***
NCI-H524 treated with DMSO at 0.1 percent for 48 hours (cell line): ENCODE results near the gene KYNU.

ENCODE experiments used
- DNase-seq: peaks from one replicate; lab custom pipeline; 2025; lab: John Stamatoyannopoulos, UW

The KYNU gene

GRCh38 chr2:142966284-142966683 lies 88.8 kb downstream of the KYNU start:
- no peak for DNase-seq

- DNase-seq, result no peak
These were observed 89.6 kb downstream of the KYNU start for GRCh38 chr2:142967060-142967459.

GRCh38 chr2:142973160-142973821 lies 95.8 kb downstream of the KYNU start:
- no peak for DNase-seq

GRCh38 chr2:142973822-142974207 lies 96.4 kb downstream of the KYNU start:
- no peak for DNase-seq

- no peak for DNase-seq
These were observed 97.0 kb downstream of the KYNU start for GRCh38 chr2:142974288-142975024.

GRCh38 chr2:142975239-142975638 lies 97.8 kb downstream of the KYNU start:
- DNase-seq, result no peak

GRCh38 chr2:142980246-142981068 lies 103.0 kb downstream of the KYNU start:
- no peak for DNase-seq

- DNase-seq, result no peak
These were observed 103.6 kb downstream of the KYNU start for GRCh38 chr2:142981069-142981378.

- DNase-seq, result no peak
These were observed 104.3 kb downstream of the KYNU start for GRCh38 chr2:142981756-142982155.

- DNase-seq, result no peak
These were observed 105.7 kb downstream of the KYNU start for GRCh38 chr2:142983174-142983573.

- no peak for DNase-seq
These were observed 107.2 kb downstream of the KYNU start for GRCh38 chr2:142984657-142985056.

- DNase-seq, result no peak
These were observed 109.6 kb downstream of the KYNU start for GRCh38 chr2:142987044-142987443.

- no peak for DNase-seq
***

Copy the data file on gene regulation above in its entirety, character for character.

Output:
NCI-H524 treated with DMSO at 0.1 percent for 48 hours (cell line): ENCODE results near the gene KYNU.

ENCODE experiments used
- DNase-seq: peaks from one replicate; lab custom pipeline; 2025; lab: John Stamatoyannopoulos, UW

The KYNU gene

GRCh38 chr2:142966284-142966683 lies 88.8 kb downstream of the KYNU start:
- no peak for DNase-seq

- DNase-seq, result no peak
These were observed 89.6 kb downstream of the KYNU start for GRCh38 chr2:142967060-142967459.

GRCh38 chr2:142973160-142973821 lies 95.8 kb downstream of the KYNU start:
- no peak for DNase-seq

GRCh38 chr2:142973822-142974207 lies 96.4 kb downstream of the KYNU start:
- no peak for DNase-seq

- no peak for DNase-seq
These were observed 97.0 kb downstream of the KYNU start for GRCh38 chr2:142974288-142975024.

GRCh38 chr2:142975239-142975638 lies 97.8 kb downstream of the KYNU start:
- DNase-seq, result no peak

GRCh38 chr2:142980246-142981068 lies 103.0 kb downstream of the KYNU start:
- no peak for DNase-seq

- DNase-seq, result no peak
These were observed 103.6 kb downstream of the KYNU start for GRCh38 chr2:142981069-142981378.

- DNase-seq, result no peak
These were observed 104.3 kb downstream of the KYNU start for GRCh38 chr2:142981756-142982155.

- DNase-seq, result no peak
These were observed 105.7 kb downstream of the KYNU start for GRCh38 chr2:142983174-142983573.

- no peak for DNase-seq
These were observed 107.2 kb downstream of the KYNU start for GRCh38 chr2:142984657-142985056.

- DNase-seq, result no peak
These were observed 109.6 kb downstream of the KYNU start for GRCh38 chr2:142987044-142987443.

- no peak for DNase-seq